A Lunch Outdoors + Strawberry and Anise Galette

Last week I had lunch outside for the first time this year, at the incredible Babington House.  Chef Neil Smith and I cooked some recipes from my #7dayreset and The Modern Cook’s Year and we ate a feast on the lawn in the blazing sun with lots of amazing people. So nice to meet and cook for people who cook from my books in their homes.

Thank you Antonella Bonetti and the amazing Neil for taking such good care of us ❤️

Strawberry + Anise Galette

Strawberries seem to be arriving on the shelves earlier and earlier. By my birthday in early April the shelves are full of British strawberries, but it’s not until a bit later that I think they are at their best. The early French ones, though, are the ones to get excited about: the deeply perfumed Gariguette variety, then after that the good English ones start showing up.

This galette is quick and easy to make, and buttery and flaky to eat. The strawberries roast and melt to a pool of molten scarlet jam in the middle, some still holding their shape, but all of them releasing their juices to create a seriously good jammy centre.

What I love most about this, though, is that it uses very little sugar; the natural sweetness of the strawberries shines through. I have given an approximate weight for the sugar I use to sweeten the strawberries, as the amount you need will depend on the strawberries as well as your own tastes (I usually end up using about 60g).

The surprising element is anise seed, a sweet fennel-like seed which I love. The seeds can be harder to come by than other spices, but if you like you could replace them with fennel seeds or even just a grind of black pepper (you won’t need as much as a tablespoon).

When you take the galette out of the oven it will look a little runny in the centre, but it will set within minutes as it cools

SERVES 4–6

750g strawberries
1 tablespoon anise seed
50–100g golden caster sugar

FOR THE FLAKY SPELT PASTRY

160g spelt flour, plus a little extra for dusting
a pinch of flaky sea salt
1 tablespoon golden caster sugar
100g cold unsalted butter, cut into cubes
a glass of iced water 1 organic egg, beaten

TO SERVE

coconut yoghurt, whipped with a little honey and vanilla,
or thick Greek yoghurt, cream or ice cream

Strawberries seem to be arriving on the shelves earlier and
earlier. By my birthday in early April the shelves are full of British strawberries, but it’s not until a bit later that I think they are at their best. The early French ones, though, are the ones to get excited about: the deeply perfumed Gariguette variety, then after that the good English ones start showing up.

This galette is quick and easy to make, and buttery and flaky to eat. The strawberries roast and melt to a pool of molten scarlet jam in the middle, some still holding their shape, but all of them releasing their juices to create a seriously good jammy centre.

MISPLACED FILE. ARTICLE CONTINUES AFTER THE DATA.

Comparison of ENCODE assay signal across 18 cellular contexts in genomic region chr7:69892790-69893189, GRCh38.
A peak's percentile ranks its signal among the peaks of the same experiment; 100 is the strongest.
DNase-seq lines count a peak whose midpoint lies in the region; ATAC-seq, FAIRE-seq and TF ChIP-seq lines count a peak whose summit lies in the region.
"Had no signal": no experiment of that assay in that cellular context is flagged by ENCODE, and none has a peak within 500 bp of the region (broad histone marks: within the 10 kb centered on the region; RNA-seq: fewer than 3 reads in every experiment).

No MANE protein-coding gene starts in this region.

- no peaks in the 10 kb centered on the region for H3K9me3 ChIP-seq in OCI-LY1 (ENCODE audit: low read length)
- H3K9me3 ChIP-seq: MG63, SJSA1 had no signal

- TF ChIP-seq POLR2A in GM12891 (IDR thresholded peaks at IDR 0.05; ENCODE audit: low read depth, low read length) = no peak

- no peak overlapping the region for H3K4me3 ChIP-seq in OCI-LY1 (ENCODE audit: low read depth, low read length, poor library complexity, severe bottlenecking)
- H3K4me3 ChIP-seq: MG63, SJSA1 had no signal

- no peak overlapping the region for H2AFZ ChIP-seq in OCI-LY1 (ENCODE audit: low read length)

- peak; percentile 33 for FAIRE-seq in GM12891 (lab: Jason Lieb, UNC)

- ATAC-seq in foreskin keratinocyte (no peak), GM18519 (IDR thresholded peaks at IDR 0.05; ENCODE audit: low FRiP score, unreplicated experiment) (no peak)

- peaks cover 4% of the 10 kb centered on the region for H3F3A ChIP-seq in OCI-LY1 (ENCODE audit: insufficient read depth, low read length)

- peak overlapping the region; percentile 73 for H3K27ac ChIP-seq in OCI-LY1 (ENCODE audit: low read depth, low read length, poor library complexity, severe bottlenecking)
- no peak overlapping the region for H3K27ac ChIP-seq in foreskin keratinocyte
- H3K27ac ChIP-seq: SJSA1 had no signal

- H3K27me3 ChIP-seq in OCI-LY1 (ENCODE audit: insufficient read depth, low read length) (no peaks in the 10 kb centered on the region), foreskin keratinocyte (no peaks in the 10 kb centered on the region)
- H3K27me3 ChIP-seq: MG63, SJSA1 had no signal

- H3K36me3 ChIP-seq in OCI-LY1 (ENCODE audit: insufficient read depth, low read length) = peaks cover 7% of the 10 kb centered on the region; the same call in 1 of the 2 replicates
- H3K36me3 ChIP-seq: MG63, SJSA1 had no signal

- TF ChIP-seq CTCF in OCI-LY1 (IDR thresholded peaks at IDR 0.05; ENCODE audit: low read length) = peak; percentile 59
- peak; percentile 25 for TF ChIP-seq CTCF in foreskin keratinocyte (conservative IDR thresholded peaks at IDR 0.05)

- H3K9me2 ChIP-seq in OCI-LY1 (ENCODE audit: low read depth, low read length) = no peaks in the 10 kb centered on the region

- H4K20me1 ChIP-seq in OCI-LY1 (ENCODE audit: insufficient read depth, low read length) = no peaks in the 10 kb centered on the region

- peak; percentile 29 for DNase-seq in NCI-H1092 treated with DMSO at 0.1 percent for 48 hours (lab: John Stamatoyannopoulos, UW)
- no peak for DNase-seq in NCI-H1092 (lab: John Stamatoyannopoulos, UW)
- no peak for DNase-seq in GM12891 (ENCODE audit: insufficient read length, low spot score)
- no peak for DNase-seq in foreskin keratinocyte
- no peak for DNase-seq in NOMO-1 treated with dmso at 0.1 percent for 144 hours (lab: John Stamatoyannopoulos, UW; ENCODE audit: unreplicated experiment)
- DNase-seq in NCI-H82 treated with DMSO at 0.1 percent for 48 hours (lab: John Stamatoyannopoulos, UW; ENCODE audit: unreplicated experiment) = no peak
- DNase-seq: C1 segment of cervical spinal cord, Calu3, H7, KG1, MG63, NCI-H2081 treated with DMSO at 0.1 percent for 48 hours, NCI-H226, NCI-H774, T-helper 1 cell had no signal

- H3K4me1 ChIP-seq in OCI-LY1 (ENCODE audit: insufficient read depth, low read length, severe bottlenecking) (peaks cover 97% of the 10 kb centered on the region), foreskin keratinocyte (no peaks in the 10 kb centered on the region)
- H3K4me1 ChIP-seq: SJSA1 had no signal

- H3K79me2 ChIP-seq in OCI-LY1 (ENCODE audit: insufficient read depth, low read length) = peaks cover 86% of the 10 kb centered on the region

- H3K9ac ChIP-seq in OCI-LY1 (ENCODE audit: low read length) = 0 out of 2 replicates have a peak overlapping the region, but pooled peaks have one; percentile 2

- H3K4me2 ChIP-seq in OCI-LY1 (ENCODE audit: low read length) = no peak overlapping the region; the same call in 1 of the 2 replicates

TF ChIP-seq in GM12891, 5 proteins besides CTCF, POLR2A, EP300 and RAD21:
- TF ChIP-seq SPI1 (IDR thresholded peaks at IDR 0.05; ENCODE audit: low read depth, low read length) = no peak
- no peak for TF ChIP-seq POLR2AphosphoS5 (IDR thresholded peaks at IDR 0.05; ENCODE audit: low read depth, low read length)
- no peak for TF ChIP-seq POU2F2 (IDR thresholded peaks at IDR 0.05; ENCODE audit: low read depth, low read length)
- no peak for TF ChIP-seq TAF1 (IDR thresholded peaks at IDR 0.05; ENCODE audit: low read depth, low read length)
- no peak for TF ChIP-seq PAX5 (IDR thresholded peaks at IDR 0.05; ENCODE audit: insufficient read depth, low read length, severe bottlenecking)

What I love most about this, though, is that it uses very little sugar; the natural sweetness of the strawberries shines through. I have given an approximate weight for the sugar I use to sweeten the strawberries, as the amount you need will depend on the strawberries as well as your own tastes (I usually end up using about 60g).

The surprising element is anise seed, a sweet fennel-like seed which I love. The seeds can be harder to come by than other spices, but if you like you could replace them with fennel seeds or even just a grind of black pepper (you won’t need as much as a tablespoon).

When you take the galette out of the oven it will look a little runny in the centre, but it will set within minutes as it cools.

For the pastry, combine the flour, salt and sugar in a bowl. Add the butter and use the back of a fork or a food processor to cut the butter into the flour until you have a rough scruffy mixture, still with some bigger chunks of butter.

Add the ice-cold water bit by bit, until the pastry comes together – you will only need 4–5 tablespoons. Bring it together into a ball with your hands, or pulse a few times in the food processor. Handle it as little as possible, then wrap it in cling film and put it into the fridge to cool and rest for at least 45 minutes or so.

Meanwhile, hull the strawberries and cut them in half, or any larger ones into quarters. Put them into a bowl with the spice and half the sugar and leave to sit.

Once the pastry has rested, take it out of the fridge to soften a bit and preheat the oven to 180oC/160oC fan/gas 4.

Flour your work surface and, once the pastry has warmed slightly, roll it out quite thinly into roughly a 30cm round, then lift it on to a baking tray lined with baking paper.

Pile the strawberries in the middle of the pastry, leaving about a 4cm border of pastry to fold over. There’s no need to be too precise with the strawberries, as they will shrink and change as they cook.

Next fold the edges of the pastry over the strawberries to hold them in. Brush the edge of the pastry with the beaten egg, then sprinkle the strawberries and pastry edges with the remaining sugar.

Bake in the hot oven for 55 minutes, until the strawberries are soft and bubbling and the pastry is golden and crisp. Serve with my choice of some coconut yoghurt stirred with a little honey and vanilla, or with ice cream, cream or thick Greek yoghurt.

IMAGES: Ana Cuba/ Anna Jones

 

Posted: 28.05.19 0 Comments

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